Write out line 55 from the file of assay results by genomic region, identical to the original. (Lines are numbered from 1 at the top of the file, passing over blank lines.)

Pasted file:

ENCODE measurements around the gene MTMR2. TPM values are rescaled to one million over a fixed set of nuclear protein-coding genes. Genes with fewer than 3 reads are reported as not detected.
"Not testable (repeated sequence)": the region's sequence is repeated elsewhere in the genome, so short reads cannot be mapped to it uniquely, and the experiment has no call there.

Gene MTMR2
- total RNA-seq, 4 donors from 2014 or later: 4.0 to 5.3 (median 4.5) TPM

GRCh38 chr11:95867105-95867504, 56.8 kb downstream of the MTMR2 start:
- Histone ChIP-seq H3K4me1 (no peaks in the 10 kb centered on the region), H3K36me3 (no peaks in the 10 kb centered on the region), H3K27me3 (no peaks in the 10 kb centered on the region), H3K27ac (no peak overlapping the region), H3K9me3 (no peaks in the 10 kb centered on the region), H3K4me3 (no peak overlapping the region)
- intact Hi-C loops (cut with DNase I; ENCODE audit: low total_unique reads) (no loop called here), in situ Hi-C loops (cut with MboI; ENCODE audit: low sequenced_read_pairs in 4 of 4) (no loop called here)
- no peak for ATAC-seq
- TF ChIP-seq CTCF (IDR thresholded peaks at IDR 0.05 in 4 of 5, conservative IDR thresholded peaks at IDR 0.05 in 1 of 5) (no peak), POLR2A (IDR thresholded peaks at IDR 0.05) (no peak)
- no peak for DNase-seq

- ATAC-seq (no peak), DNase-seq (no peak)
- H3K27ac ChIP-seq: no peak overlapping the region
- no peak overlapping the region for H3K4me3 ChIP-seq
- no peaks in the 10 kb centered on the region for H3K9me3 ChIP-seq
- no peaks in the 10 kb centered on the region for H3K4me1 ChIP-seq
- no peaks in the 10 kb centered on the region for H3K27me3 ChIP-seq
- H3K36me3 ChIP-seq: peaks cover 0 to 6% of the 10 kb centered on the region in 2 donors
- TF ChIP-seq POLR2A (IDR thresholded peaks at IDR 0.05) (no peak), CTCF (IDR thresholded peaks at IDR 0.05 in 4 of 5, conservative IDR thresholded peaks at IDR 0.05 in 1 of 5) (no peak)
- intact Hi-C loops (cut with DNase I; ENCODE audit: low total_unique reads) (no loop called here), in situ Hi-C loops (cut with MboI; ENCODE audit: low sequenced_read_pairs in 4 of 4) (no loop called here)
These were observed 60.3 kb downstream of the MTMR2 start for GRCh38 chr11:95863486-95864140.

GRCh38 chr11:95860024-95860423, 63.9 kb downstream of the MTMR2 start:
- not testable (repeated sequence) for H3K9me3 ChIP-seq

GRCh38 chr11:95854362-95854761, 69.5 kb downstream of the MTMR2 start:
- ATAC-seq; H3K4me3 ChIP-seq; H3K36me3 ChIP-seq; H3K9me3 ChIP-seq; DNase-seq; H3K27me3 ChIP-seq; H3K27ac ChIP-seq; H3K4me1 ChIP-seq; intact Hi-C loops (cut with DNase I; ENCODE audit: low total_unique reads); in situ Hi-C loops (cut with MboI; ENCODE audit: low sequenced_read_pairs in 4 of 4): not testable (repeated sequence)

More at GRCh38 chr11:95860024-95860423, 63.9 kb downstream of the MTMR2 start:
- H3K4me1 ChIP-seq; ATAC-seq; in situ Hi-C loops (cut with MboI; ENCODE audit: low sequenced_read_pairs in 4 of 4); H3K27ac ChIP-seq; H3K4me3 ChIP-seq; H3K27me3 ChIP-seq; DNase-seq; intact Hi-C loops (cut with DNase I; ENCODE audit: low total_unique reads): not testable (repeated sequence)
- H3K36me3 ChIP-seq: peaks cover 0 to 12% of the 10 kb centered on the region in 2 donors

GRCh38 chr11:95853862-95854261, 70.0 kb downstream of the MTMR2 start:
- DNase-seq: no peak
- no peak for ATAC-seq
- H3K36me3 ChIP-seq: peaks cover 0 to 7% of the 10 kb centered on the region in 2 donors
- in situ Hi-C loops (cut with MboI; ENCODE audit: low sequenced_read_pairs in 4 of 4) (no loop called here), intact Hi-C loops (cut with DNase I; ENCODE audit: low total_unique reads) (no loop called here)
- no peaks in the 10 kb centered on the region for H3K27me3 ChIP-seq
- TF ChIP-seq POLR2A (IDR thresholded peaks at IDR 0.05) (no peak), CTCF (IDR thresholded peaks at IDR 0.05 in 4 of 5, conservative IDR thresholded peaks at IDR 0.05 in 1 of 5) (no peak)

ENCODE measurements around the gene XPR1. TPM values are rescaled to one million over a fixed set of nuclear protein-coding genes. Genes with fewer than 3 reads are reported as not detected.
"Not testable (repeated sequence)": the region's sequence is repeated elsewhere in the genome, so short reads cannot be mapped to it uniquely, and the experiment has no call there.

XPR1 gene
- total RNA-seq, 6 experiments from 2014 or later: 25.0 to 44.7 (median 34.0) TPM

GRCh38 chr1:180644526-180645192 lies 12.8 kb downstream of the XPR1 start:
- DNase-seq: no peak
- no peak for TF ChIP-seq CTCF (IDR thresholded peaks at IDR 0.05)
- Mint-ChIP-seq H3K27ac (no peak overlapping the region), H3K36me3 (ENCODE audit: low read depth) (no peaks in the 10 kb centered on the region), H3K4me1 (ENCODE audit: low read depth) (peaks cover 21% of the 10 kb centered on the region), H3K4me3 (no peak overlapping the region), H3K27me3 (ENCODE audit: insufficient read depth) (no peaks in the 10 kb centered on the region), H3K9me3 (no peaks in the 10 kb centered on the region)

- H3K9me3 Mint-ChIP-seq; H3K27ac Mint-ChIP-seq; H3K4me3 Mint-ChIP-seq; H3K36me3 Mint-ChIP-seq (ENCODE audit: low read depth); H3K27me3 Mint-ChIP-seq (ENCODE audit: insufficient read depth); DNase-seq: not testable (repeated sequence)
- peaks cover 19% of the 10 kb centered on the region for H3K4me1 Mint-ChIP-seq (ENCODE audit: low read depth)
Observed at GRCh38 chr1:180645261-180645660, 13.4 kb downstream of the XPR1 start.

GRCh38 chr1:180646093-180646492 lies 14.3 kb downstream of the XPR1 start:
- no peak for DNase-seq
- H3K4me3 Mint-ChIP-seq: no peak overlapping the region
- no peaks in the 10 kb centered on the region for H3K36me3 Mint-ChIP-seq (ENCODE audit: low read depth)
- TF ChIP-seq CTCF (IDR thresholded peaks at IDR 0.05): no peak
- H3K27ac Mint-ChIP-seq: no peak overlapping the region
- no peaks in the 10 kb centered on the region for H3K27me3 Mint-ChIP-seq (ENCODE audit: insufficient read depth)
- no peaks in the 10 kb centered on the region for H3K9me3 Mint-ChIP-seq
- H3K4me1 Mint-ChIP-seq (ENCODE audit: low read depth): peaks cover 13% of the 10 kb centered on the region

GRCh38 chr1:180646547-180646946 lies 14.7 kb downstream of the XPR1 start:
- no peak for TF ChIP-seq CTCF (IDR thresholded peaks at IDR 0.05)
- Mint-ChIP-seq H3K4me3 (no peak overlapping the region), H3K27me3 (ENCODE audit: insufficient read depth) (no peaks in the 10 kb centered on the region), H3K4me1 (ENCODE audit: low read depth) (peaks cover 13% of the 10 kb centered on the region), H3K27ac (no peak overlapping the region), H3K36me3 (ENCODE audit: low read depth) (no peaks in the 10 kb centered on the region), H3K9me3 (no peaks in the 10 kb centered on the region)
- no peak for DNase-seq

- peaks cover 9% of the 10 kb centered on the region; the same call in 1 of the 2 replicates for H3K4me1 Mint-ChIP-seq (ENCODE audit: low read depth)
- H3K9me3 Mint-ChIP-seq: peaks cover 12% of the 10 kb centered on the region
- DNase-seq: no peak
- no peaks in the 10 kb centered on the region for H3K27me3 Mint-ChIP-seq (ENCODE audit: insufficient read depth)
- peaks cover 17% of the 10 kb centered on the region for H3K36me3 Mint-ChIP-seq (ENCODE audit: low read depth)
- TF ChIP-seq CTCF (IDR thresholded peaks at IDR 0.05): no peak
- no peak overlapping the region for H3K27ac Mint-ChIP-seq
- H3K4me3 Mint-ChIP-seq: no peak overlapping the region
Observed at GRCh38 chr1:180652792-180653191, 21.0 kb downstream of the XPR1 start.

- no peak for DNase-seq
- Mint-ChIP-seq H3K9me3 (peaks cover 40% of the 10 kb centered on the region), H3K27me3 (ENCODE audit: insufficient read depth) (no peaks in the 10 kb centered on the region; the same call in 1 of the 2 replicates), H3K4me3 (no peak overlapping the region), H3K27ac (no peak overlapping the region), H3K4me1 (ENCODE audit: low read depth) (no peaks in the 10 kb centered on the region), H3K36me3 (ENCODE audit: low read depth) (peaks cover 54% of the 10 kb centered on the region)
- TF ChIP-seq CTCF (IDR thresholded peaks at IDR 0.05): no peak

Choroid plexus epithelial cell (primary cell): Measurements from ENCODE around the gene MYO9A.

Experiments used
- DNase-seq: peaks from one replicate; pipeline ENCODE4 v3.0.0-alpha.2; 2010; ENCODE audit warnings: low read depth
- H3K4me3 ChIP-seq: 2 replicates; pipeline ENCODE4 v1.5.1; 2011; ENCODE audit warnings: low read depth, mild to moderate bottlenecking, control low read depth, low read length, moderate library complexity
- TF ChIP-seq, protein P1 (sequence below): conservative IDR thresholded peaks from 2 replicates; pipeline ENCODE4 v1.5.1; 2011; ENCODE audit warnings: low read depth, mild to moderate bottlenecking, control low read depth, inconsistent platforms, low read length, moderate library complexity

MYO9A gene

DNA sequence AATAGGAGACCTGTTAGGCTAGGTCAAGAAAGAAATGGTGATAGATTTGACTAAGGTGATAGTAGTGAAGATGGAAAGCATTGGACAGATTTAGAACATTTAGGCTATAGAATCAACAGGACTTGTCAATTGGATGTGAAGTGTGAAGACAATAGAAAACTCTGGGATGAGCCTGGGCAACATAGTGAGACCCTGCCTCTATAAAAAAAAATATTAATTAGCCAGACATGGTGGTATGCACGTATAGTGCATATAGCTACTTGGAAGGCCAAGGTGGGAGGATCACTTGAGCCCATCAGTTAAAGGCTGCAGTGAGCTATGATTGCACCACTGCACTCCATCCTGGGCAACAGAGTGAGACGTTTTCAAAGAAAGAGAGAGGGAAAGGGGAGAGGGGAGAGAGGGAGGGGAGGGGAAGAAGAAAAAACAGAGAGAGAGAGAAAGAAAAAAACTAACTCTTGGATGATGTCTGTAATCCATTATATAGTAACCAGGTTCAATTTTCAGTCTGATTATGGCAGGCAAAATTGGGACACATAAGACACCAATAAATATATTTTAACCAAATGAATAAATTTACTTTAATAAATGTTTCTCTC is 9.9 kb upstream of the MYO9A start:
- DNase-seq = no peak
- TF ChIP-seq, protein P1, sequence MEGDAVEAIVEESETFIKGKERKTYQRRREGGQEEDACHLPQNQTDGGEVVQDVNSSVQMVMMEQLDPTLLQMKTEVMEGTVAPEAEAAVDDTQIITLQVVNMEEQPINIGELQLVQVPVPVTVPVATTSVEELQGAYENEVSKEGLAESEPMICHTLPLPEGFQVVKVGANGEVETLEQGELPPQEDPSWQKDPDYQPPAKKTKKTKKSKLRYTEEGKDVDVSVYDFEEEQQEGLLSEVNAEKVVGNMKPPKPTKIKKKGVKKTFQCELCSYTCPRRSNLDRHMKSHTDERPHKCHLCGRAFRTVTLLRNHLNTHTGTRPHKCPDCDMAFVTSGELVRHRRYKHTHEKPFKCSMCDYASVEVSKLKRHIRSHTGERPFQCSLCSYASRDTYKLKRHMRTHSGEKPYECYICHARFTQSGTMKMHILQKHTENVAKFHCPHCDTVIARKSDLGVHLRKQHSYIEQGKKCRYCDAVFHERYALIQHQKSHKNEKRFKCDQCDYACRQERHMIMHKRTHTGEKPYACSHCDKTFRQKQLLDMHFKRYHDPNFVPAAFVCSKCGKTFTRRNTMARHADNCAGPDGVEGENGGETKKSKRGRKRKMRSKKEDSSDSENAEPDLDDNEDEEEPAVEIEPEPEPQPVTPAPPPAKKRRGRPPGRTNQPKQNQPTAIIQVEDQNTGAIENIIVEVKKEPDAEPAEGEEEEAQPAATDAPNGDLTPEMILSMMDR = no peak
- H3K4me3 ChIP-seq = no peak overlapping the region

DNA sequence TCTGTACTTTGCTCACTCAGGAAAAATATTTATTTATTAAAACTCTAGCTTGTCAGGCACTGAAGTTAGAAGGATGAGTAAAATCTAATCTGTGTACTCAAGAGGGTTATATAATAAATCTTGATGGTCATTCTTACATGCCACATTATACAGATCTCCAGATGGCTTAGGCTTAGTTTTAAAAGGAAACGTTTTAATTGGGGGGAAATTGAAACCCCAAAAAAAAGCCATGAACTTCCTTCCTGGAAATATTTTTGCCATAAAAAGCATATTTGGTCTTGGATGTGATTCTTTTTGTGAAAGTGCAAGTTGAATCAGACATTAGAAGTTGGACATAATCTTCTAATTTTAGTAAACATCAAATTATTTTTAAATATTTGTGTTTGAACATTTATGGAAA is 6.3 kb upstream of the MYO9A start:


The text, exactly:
GRCh38 chr1:180646547-180646946 lies 14.7 kb downstream of the XPR1 start: